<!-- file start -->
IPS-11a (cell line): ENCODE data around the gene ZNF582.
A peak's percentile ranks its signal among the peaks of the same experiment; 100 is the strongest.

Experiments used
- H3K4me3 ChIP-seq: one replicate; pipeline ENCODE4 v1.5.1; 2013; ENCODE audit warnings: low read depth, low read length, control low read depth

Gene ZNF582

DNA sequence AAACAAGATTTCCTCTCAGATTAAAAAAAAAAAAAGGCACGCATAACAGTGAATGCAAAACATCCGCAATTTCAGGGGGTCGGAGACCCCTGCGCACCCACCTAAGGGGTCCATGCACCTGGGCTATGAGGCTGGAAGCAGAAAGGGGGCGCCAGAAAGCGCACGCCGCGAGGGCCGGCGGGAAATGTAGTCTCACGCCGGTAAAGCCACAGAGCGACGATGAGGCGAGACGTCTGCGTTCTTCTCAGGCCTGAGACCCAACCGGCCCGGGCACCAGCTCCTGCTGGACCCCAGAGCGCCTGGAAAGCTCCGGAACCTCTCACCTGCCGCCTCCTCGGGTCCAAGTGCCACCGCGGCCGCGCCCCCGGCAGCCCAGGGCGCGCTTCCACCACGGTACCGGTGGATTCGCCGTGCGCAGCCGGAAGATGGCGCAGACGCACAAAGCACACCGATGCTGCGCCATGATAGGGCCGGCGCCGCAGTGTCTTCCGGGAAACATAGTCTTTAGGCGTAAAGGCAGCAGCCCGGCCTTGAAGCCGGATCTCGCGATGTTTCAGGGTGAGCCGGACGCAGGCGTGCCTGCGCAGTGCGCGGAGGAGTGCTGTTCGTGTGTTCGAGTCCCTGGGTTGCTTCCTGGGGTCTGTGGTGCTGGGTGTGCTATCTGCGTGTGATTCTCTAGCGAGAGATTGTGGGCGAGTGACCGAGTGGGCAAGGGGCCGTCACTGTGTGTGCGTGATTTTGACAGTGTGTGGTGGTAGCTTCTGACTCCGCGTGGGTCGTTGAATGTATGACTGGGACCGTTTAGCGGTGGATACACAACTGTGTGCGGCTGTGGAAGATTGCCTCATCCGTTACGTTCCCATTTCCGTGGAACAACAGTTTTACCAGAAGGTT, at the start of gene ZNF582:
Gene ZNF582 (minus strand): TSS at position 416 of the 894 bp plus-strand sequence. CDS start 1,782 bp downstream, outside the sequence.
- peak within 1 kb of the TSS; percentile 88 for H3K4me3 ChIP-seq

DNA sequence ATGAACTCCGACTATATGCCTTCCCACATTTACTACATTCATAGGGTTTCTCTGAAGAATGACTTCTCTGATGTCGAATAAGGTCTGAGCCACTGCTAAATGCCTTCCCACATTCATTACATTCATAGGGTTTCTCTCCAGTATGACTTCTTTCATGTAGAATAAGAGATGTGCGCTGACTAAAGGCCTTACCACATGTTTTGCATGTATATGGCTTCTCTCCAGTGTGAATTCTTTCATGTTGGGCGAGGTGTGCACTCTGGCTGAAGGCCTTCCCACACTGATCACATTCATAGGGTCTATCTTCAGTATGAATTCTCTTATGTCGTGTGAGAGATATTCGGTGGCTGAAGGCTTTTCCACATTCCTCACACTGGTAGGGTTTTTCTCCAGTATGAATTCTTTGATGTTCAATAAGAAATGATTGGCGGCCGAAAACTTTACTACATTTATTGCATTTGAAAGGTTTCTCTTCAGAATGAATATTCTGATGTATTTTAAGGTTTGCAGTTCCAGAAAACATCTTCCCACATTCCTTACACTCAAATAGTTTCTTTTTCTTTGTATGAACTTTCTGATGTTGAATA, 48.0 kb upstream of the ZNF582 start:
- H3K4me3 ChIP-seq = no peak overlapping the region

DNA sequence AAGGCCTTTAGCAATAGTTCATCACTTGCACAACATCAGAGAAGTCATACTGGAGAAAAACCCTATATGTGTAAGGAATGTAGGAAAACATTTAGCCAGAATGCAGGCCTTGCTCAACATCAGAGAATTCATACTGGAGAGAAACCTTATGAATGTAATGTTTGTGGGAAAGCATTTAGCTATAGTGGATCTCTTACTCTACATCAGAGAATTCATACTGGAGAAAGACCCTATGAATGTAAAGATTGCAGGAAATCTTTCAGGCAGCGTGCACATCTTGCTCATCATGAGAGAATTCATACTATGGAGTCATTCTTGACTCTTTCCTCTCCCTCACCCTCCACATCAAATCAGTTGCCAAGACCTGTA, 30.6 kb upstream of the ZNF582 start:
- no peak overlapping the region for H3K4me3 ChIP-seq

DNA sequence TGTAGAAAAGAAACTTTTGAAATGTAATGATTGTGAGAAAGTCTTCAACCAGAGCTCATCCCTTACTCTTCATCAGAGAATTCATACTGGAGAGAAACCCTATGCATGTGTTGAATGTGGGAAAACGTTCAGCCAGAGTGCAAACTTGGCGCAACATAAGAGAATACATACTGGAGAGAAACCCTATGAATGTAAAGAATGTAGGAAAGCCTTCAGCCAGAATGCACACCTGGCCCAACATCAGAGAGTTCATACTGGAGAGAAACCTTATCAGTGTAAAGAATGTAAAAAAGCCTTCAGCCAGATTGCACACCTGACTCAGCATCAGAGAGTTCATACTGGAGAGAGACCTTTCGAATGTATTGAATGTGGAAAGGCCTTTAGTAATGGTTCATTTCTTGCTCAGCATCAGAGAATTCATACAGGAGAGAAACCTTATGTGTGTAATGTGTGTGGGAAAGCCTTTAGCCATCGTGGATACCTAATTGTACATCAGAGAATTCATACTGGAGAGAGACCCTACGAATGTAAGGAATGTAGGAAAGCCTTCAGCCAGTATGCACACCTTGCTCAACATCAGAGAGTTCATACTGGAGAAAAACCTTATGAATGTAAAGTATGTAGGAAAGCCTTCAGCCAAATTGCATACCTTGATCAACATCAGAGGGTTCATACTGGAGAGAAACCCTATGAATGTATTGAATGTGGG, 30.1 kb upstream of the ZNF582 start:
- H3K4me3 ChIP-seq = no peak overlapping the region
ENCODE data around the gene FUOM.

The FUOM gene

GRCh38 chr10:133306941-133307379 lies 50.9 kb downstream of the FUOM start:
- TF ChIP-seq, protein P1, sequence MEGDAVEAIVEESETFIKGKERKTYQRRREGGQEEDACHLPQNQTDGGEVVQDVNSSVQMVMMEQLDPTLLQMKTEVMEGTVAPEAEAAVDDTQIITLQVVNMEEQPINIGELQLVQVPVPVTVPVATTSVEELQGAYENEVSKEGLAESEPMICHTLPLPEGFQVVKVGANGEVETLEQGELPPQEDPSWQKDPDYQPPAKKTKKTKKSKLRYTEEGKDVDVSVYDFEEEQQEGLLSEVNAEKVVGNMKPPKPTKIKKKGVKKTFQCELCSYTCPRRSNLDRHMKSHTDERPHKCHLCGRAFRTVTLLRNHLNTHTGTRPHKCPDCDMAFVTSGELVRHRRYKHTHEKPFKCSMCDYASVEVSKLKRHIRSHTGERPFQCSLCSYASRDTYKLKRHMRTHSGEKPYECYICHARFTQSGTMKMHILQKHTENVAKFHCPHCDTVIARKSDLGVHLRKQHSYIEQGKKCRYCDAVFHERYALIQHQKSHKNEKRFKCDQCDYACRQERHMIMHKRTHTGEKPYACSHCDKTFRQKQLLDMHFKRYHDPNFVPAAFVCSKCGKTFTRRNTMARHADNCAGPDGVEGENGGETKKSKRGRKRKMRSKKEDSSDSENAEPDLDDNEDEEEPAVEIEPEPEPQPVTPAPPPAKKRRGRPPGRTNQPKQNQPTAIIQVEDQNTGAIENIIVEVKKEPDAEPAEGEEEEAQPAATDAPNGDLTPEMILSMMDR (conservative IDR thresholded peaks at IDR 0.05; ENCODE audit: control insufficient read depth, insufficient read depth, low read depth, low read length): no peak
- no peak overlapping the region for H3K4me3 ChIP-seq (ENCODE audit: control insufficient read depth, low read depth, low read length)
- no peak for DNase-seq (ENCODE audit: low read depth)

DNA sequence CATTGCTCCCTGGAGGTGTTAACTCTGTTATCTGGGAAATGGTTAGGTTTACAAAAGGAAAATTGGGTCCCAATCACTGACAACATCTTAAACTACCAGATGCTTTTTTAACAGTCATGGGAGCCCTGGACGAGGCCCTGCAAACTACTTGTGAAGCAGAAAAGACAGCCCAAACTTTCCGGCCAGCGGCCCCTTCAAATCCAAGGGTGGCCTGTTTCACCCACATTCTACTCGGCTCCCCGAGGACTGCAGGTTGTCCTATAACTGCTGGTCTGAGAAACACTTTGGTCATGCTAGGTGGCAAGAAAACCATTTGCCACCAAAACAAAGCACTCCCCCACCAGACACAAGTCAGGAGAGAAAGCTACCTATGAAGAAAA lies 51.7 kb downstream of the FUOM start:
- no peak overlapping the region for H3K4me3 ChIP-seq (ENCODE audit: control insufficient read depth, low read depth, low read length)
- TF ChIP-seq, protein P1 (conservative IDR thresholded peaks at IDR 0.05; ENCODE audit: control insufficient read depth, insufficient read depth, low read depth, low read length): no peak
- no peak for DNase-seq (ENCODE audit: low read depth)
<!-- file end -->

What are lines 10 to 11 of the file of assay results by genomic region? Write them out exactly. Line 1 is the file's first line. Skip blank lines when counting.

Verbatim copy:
- H3K4me3 ChIP-seq = no peak overlapping the region

DNA sequence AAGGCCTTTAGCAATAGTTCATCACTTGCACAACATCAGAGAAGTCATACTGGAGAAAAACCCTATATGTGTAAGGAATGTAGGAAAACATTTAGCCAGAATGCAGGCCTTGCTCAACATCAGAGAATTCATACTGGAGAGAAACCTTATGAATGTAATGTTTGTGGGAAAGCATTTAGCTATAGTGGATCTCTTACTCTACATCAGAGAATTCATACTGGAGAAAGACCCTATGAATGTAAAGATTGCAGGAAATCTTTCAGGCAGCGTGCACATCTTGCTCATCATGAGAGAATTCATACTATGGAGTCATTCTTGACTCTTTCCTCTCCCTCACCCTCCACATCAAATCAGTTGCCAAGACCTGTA, 30.6 kb upstream of the ZNF582 start: